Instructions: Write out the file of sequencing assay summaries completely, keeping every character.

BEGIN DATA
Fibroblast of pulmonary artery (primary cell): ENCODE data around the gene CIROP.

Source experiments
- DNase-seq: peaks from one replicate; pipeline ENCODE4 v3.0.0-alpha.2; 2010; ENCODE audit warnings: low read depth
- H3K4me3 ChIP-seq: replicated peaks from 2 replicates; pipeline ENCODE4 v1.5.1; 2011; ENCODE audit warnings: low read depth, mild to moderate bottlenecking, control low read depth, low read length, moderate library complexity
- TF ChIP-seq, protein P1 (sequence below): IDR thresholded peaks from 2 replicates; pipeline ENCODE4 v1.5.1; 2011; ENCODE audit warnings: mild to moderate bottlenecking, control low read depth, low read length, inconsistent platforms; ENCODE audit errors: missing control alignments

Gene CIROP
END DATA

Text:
Fibroblast of pulmonary artery (primary cell): ENCODE data around the gene CIROP.

Source experiments
- DNase-seq: peaks from one replicate; pipeline ENCODE4 v3.0.0-alpha.2; 2010; ENCODE audit warnings: low read depth
- H3K4me3 ChIP-seq: replicated peaks from 2 replicates; pipeline ENCODE4 v1.5.1; 2011; ENCODE audit warnings: low read depth, mild to moderate bottlenecking, control low read depth, low read length, moderate library complexity
- TF ChIP-seq, protein P1 (sequence below): IDR thresholded peaks from 2 replicates; pipeline ENCODE4 v1.5.1; 2011; ENCODE audit warnings: mild to moderate bottlenecking, control low read depth, low read length, inconsistent platforms; ENCODE audit errors: missing control alignments

Gene CIROP